• Traditional archival work – how to identify, access, search, and analyze paper documents.
    • Content analysis – a few lectures on taking qualitative materials and reliably coding them.
    • Computational methods – a lecture or two on the basic of how to upload textual materials in large quantities and analyze them.
  4. Assignments: As usual, there is class participation and weekly summaries of the readings. But we have three major assignments:
    • The instructor will assign you a book based on archival materials. Read it, summarize and discuss how well the archival materials were used.
    • The instructor will pick an online archive (The Martin Luther King, Jr. Archive) and you will develop and answer a sociological question using the archive.
    • The student will develop their own social science question and topic for a term paper. But they must answer it with archival research from a collection housed at the Indiana University archives.

We have ten students, most from sociology & education, a few from library science and two miscellaneous students. I think it will be very interesting.

50+ chapters of grad skool advice goodness: Grad Skool Rulz ($4.44 – cheap!!!!)/Theory for the Working Sociologist (discount code: ROJAS – 30% off!!)/From Black Power/Party in the Street / Read Contexts Magazine– It’s Awesome!

Written by fabiorojas

January 11, 2018 at 5:01 am

in NYC spring 2018 semester? looking for a PhD-level course on “Change and Crisis in Universities?”

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Are you a graduate student in the Inter-University Doctoral Consortium or a CUNY graduate student?*  If so, please consider taking “Change & Crisis in Universities: Research, Education, and Equity in Uncertain Times” class at the Graduate Center, CUNY.  This course is cross-listed in the Sociology, Urban Education and Interdisciplinary Studies programs.

Ruth Milkman and I are co-teaching this class together this spring on Tuesdays 4:15-6:15pm.  Our course topics draw on research in organizations, labor, and inequality.  This course starts on Tues., Jan. 30, 2018.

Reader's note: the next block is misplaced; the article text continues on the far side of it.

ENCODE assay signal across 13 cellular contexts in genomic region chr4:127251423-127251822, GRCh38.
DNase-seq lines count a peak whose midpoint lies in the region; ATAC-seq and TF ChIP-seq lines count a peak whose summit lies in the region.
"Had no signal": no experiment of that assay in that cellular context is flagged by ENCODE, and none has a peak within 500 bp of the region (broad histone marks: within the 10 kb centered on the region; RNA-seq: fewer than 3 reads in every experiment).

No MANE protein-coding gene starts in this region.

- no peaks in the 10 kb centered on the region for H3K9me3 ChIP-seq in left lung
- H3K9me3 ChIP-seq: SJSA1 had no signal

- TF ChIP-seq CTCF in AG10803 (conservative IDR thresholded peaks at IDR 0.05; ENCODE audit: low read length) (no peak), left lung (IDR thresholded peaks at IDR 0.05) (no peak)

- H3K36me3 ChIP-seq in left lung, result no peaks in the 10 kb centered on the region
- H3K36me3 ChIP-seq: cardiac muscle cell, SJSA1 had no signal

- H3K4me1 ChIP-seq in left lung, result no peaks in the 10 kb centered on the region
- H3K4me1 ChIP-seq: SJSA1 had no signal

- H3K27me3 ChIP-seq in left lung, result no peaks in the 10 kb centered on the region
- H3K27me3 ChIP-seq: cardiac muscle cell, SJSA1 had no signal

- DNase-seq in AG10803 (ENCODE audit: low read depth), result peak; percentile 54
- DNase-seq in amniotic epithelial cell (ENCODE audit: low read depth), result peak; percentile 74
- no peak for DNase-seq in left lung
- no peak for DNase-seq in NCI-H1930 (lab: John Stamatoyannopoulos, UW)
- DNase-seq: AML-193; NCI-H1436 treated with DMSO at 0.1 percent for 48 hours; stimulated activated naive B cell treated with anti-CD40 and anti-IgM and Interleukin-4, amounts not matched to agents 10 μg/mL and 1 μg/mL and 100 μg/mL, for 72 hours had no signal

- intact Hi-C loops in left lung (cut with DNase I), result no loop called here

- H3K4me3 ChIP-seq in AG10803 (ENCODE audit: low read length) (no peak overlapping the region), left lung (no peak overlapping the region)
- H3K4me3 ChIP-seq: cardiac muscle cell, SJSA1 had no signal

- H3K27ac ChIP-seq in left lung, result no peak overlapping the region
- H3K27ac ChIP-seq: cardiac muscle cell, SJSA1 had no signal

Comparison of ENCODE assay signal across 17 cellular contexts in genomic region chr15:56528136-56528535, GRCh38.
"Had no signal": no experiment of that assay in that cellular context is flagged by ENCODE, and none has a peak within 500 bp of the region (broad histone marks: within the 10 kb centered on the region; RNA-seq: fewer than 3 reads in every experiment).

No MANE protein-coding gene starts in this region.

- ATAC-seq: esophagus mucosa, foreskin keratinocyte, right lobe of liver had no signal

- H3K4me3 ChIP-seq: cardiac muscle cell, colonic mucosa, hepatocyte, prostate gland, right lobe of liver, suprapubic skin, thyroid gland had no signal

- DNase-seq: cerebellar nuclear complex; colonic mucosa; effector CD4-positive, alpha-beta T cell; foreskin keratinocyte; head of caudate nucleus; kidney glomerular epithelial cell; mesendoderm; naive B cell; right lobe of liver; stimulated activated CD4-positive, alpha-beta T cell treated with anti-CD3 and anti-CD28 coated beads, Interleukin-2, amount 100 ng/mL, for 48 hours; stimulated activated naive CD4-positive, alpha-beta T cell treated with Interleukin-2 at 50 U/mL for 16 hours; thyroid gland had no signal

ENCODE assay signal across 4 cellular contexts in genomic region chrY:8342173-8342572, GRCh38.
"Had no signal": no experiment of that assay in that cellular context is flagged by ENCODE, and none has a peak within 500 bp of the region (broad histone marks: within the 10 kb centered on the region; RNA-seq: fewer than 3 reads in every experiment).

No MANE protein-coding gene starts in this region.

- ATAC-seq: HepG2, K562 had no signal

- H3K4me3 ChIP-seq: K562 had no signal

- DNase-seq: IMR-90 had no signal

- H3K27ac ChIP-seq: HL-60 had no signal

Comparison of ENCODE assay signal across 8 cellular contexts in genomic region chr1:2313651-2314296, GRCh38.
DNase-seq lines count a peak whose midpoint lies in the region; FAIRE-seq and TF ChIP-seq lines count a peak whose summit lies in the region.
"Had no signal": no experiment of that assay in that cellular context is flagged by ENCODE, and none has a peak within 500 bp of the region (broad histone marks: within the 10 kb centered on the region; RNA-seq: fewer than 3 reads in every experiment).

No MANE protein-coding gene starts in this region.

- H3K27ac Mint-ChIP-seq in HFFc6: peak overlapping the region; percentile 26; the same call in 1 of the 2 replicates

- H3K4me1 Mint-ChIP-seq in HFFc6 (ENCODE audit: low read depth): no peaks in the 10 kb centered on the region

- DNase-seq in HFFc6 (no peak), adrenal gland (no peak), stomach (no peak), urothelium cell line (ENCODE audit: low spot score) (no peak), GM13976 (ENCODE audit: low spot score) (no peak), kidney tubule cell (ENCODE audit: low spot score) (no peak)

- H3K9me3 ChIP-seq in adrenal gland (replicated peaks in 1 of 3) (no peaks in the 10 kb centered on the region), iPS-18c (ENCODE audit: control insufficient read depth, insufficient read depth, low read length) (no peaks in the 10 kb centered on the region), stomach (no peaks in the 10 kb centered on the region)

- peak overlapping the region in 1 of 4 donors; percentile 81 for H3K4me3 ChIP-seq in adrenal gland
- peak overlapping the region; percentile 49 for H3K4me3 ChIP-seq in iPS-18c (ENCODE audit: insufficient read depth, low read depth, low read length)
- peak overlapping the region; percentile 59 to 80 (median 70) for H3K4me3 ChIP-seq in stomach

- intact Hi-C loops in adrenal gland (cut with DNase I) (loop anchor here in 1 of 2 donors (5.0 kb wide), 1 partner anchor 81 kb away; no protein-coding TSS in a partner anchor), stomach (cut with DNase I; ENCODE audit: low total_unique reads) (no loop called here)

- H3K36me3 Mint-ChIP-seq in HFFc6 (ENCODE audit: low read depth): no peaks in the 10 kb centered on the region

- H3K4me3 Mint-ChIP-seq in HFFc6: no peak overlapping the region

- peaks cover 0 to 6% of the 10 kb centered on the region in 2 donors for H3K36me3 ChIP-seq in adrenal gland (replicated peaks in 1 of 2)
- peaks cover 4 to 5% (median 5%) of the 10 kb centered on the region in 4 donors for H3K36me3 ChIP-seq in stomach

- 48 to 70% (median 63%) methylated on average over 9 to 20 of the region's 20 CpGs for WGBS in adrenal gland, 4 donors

Here’s our course description:

 

This course examines recent trends affecting higher education, with special attention to how those trends exacerbate class, race/ethnicity, and gender inequalities. With the rising hegemony of a market logic, colleges and universities have been transformed into entrepreneurial institutions. Inequality has widened between elite private universities with vast resources and public institutions where students and faculty must “do more with less,” and austerity has fostered skyrocketing tuition and student debt. Tenure-track faculty lines have eroded as contingent academic employment balloons.  The rise of on-line “learning” and expanding class sizes have raised concerns about the quality of higher education, student retention rates, and faculty workloads.  Despite higher education’s professed commitment to diversity, disadvantaged racial and ethnic groups remain underrepresented, especially among faculty. Amid growing concerns about the impact of micro-aggressions, harassment, and even violence on college campuses, liberal academic traditions are under attack from the right. Drawing on social science research on inequality, organizations, occupations, and labor, this course will explore such developments, as well as recent efforts by students and faculty to reclaim higher education institutions.